[Israel.pm] Comments on https://github.com/moshe742/mail-stats/blob/master/mail-stats.pl

moshe nahmias moshegrey at ubuntu.com
Sun Sep 30 04:00:34 PDT 2012

Hi, comments are in post

On Sun, Sep 23, 2012 at 8:42 PM, Shlomi Fish <shlomif at shlomifish.org> wrote:

    Hi Moshe!

    Here are my comments for:


First of all, thanks for the feedback, till now only you and gaal gave
At least sawyer and Gabor said they will make it OO and refactoring for the

    First of all, you should read:


I will read it soon.

    Now for the stuff:

    #. There should be a line spacing between the sha-bang "#!" and the
"use warnings".


    #. <STDIN> should preferably just be <>:


Why <> instead of <STDIN>? If I use <> it doesn't stop there but goes on to
the next line of code while I want it to stop since the user supposed to
input something there...

    #. As a general rule I prefer inputting input using @ARGV instead of <>.

Done both of the options, now you can put the information through file,

    #. If you do insist on using command line input, consider using
Term::ReadLine :


I should think about it, I don't see a benefit from it but now I thought of
something that can make it benefitial (even for this code), so I might do
it after all.
Any way, what are the pro's and con's for doing this in this way? at least
I will learn something :)

    #. You have "html { " , "down {" ,etc. Are these supposed to be
    Where is the "sub" keyword?

Added the sub keyword and started to work on OO version.

    #. "$dir/mail.txt" should preferably be done using File::Spec->catfile.


    #. You should parse HTML using a module:



    #. << push @files, $gzip if $gzip =~ /$year/; >> $year will be
interpolated as
    a small regex. You may want to use \Q and \E or better yet -

Didn't understand the link you gave. Can you explain?

    #. print "downloading and extracting the files, please be
    patient...\n\n";   - the message should start with a Capital letter.

Thanks, done, and if there are more problems with my grammar writing please
tell me.


    for ( @files ) {
    system("wget -P $dir $_") if $_ =~ /$year/;
    my $ur = $_;

    Don't misues $_ for loops in production code. Also, use a more
meaningful name than "ur".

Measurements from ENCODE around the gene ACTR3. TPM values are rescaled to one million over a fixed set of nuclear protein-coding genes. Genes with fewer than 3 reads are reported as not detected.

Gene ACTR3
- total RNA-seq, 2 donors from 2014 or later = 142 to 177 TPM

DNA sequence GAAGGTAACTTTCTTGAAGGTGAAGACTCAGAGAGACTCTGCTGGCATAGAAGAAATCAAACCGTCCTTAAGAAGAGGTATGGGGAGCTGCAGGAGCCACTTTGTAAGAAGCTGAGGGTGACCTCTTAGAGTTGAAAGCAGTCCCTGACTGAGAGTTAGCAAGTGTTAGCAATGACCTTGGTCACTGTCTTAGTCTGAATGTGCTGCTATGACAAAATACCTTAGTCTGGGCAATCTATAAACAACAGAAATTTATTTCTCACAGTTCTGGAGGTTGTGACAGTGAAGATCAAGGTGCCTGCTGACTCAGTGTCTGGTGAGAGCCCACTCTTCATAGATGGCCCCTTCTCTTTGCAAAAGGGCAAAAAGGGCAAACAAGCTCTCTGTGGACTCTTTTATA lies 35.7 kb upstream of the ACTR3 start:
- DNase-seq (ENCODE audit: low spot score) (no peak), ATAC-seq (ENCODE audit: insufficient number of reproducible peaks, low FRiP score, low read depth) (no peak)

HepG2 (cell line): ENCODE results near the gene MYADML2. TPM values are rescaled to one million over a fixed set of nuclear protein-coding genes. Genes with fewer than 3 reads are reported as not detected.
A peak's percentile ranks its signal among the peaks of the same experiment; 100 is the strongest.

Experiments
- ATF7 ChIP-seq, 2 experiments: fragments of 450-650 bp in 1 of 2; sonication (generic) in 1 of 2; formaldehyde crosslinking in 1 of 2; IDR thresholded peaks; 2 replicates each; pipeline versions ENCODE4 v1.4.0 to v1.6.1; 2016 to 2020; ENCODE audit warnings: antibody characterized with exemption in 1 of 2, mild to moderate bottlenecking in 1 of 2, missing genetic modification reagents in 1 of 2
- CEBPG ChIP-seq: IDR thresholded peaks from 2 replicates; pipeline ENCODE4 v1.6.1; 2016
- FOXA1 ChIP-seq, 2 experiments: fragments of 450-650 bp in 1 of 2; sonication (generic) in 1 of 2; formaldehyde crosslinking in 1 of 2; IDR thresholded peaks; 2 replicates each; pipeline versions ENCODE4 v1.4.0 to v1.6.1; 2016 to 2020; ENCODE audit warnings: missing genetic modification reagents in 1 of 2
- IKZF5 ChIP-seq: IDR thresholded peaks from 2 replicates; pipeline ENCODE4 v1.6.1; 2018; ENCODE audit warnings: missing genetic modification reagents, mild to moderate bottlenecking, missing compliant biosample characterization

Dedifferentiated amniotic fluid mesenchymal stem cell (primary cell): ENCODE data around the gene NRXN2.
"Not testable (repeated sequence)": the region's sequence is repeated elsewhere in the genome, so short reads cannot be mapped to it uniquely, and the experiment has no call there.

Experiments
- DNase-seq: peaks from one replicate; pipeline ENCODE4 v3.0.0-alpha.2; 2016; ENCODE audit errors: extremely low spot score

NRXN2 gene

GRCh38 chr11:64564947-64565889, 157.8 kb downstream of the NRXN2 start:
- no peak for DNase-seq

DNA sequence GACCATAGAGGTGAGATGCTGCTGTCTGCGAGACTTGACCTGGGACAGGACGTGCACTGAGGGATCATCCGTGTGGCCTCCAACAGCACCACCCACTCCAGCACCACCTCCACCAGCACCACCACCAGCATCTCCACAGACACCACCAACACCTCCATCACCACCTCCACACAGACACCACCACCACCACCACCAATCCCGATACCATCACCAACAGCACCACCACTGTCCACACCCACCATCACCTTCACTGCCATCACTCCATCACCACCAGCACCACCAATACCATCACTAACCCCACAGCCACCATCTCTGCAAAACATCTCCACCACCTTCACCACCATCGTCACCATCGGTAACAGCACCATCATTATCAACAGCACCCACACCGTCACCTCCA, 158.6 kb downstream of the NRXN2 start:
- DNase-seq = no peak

Done, including the name change.

    Finally, you can use LWP instead of shelling out to wget.

    #. system("gzip -d $dir/*.gz");

    This is potentially dangerous. Try using Compress::ZLib instead.

Now using LWP and IO::Uncompress::Gunzip for downloading and extracting

    #. open my $FILE05, ">", "$dir$file_name" or die "can't open

    Why is it called $FILE05? What is the meaning of the 05 digits?


    #. next if $file_name eq "." or $file_name eq "..";

    Use File::Spec->no_upwards instead:


Done another way, but I will read it anyway later.

    #.      for ( @file ) {

    Again , don't misuse $_. It gets clobbered easily.

    #.      while ( <$FILE> ) {
    say $FILE05 $_;

    Wrap $FILE05 with  { ... } and are you aware that you are printing
    it with double newline?

Only after you mentioned it I paid attention to this, guess its because
there is a new line in this occation from $_ (or the variable I put there)
AND from say, right? solved it by replacing say with print (at least I
think I solved it).

    #.      my $num_of_mails = 0;

    for ( 1 .. $number ) {
    $num_of_mails = $sort[-$_] + $num_of_mails;

    Just use List::Util::sum with an array slice.

    my $num-of_mails = sum ( @sort[ -$number .. -1 ]  );




            Shlomi Fish

    Shlomi Fish       http://www.shlomifish.org/
    Why I Love Perl - http://shlom.in/joy-of-perl

    Tcl is Lisp on drugs. Using strings instead of S‐expressions for
closures is
    Evil with one of those gigantic E’s you can find at the beginning of

    Please reply to list if it's a mailing list post - http://shlom.in/reply.
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